At least two camps have formed in the “breast cancer stem cell” world. One camp believes most cancers may come from stem cells—or stem-like progenitors—gone awry. Others agree cancers can be most virulent when reaching a stem cell-like state—but believe they may come from both stem cells and mature cells gone awry.

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Multi-Parametric Electrophysiological Imaging of the Mammalian Heart in vivo

February 24, 2014 2:41 pm | by James Joubert, application scientist, Photometrics | Photometrics | Comments

Cardiac arrhythmia is one of the most common diseases encountered in clinical cardiology. High-speed electrophysiological imaging using fluorescent probes has yielded tremendous insights into the basic mechanisms of arrhythmias and the effects of anti-arrhythmic drugs. However, optical mapping, as it is known to the cardiac research community, has remained relegated to the isolated (i.e. explanted) heart.

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Estrogen Affects Blood Stem Cells, Explaining Pregnancy

February 20, 2014 2:19 pm | by Cynthia Fox | Comments

Researchers have another answer to the question of how females can generate so much blood—enough for two blood systems—during pregnancy. The answer is stem cells, as is so often the case lately when a question has something to do with underlying biological mechanisms.

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Binge Drinking Impairs Bone Healing

February 19, 2014 1:54 pm | by Cynthia Fox | Comments

Binge drinking impairs the healing of broken bones. It can do this weeks after a binge. And it can leave in its wake permanently inferior bone, according to recent studies. One reason: alcohol slows down mesenchymal (bone, fat, and cartilage) stem cells (MSCs), in the bloodstream, trying to home to fracture sites. And when MSCs finally reach fracture sites, alcohol keeps them from properly replacing lost cells.

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The New Stem Cells

February 10, 2014 1:59 pm | by Cynthia Fox | Comments

Labs globally are electrified by the notion that just “stressing out” ordinary adult cells may turn them into pluripotent stem cells like the “induced pluripotent stem cells” (iPSCs) of Nobel Prize winner Shinya Yamanaka. But is this about co-opting an evolutionarily conserved, natural way of making young cells out of old? Or is it an unnatural way of hastening old cells’ death?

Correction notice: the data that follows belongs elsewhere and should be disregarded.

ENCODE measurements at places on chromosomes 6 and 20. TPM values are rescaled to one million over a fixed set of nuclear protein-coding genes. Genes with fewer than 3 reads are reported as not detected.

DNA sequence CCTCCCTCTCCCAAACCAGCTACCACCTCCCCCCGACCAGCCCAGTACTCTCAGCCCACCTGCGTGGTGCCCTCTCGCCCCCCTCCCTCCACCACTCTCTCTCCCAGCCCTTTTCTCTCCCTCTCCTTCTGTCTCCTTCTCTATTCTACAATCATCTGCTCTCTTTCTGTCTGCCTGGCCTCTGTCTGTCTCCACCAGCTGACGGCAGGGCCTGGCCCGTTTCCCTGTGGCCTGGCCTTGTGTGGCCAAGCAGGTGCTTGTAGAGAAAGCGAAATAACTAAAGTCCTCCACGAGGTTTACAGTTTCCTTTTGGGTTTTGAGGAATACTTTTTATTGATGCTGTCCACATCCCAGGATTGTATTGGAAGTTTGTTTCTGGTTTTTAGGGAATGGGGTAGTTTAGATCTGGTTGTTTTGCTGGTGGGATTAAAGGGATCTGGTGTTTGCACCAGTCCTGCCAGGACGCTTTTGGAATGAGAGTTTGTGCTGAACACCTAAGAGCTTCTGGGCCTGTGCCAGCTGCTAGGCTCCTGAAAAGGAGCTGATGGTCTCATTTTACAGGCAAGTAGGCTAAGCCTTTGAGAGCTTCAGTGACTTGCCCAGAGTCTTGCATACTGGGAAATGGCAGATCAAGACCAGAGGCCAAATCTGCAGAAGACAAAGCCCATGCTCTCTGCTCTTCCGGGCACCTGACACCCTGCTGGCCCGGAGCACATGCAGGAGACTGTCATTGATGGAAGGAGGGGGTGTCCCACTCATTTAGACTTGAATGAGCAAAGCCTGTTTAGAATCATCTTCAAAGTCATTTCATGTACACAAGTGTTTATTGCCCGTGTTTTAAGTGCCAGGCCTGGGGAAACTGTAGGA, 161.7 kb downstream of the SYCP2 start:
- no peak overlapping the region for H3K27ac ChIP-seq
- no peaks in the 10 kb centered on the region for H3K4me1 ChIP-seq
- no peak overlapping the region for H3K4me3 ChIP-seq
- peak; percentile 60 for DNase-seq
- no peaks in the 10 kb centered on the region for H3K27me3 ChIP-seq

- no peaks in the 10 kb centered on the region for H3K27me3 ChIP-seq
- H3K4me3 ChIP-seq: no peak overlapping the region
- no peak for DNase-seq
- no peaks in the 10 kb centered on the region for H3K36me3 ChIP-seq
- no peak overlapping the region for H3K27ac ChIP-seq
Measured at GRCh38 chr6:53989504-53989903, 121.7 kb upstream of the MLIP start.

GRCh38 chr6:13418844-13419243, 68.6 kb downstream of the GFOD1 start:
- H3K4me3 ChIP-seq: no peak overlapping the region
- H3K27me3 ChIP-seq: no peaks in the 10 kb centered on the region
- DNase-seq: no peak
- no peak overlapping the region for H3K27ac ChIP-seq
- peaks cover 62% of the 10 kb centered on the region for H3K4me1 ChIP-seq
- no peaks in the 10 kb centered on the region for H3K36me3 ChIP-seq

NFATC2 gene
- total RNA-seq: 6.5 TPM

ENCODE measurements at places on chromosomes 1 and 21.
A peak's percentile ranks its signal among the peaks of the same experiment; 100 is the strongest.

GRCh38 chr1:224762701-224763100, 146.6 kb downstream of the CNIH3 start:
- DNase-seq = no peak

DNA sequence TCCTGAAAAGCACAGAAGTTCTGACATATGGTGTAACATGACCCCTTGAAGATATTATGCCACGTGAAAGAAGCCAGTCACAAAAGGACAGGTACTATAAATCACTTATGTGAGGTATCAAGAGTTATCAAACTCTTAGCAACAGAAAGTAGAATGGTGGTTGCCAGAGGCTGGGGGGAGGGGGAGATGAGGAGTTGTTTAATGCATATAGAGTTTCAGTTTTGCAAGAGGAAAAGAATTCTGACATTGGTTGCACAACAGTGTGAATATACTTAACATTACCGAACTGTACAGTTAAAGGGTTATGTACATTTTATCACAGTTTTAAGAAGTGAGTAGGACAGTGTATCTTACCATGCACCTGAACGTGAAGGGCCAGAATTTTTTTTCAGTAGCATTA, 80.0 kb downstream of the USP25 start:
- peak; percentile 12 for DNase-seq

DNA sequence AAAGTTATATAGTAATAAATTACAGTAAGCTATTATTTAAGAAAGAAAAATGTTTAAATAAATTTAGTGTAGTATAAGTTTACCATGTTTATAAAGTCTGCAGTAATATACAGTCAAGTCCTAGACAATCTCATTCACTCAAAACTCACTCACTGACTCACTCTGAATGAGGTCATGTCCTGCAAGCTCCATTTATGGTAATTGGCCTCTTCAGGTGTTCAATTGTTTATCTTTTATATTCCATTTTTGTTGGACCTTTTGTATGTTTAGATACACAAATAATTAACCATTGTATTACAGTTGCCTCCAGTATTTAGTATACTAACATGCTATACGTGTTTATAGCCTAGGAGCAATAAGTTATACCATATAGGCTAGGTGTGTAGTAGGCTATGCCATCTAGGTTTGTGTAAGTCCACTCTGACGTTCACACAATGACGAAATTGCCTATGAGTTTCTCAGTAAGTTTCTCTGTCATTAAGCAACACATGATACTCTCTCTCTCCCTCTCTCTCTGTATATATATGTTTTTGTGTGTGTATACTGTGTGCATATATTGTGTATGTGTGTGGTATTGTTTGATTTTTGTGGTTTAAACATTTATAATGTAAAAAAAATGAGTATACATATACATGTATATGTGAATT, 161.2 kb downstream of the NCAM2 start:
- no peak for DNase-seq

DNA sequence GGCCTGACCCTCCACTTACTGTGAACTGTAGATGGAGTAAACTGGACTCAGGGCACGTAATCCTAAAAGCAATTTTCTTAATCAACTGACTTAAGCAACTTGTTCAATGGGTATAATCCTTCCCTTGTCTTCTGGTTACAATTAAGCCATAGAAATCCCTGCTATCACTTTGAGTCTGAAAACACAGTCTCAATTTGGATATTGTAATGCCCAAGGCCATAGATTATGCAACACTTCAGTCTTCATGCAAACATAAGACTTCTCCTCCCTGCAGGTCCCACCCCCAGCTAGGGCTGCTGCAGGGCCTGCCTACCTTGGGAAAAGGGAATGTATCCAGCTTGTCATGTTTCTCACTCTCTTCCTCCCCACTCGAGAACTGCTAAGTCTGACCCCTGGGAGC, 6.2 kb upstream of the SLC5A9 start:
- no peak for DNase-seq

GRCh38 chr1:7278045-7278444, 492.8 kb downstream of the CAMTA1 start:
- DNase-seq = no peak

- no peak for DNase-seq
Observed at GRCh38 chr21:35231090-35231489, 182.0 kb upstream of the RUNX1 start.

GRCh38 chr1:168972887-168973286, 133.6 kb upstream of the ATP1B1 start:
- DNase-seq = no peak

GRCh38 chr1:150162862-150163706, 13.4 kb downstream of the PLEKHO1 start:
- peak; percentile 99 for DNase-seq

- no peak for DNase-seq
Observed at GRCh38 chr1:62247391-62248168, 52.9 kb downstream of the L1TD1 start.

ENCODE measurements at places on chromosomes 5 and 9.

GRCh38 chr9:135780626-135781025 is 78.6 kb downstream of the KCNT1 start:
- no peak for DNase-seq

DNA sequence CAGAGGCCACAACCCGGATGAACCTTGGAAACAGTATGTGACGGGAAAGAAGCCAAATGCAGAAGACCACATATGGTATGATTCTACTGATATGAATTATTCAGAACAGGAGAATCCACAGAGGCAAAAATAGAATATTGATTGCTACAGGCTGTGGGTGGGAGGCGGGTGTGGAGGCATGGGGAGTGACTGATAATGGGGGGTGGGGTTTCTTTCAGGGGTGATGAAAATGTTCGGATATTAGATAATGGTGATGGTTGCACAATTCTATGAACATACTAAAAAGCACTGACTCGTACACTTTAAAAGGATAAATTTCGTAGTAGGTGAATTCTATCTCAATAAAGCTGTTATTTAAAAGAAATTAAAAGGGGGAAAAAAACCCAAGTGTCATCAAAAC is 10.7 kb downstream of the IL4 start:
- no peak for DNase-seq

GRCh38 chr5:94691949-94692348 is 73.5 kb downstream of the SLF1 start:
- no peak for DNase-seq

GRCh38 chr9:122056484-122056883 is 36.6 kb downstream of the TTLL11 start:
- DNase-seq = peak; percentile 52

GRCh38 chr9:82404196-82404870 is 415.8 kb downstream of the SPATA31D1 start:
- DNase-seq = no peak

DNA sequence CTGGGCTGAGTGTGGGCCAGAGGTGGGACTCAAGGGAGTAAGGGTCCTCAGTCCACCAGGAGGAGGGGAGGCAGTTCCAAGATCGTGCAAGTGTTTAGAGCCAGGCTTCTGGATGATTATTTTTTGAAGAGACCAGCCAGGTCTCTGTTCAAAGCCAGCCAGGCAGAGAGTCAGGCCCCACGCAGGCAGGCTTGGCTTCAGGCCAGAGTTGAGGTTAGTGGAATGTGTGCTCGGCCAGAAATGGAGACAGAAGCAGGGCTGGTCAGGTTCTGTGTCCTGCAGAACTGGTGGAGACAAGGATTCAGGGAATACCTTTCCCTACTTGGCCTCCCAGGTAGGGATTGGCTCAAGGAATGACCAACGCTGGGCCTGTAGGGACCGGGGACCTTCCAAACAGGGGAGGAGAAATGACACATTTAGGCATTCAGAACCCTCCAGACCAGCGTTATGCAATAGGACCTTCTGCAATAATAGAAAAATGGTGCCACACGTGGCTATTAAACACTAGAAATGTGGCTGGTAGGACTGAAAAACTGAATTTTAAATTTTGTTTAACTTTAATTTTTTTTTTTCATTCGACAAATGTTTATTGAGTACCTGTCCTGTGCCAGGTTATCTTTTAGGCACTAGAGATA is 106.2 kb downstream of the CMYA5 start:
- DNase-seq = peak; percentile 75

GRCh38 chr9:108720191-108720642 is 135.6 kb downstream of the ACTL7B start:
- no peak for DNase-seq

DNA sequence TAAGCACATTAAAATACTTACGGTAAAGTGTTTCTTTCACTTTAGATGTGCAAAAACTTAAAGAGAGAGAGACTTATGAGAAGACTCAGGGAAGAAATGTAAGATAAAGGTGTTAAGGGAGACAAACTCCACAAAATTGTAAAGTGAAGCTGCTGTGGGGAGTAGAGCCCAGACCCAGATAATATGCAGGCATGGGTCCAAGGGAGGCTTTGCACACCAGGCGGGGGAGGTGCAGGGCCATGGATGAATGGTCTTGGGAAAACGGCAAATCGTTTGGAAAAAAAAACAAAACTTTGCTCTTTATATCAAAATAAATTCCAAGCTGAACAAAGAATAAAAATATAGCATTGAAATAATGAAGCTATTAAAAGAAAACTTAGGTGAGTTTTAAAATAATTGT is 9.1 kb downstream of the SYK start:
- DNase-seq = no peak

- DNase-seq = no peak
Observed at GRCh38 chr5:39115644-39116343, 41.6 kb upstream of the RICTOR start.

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Getting Old Neural Stem Cells to Make Young Neurons Again

February 6, 2014 1:30 pm | by Cynthia Fox | Comments

When the neural stem cells in our brains get older, they create far fewer neurons.  This plays a role in neurodegenerative diseases from Alzheimer’s to Parkinson’s. It also plays a role in our increasingly deficient ability to simply find those car keys. New research is changing that paradigm.

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Nuts Were All Our Big Brains Needed Millions of Years Ago

January 22, 2014 9:35 am | by Cynthia Fox | Comments

Nuts are in the news: a recent study has offered evidence for a big reason our bodies are so nuts for nuts. They are apparently almost all our big brains needed to survive— thus almost all we ate— from 1.4 to 2.4 million years ago.    

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Genetic Technique Dramatically Improves Pregnancy Rates of Older Women

January 21, 2014 9:36 am | by Cynthia Fox | Comments

A large global team of reproduction experts has found a way to even the score for older women seeking pregnancy using a process called preimplantation genetic diagnosis (PGD).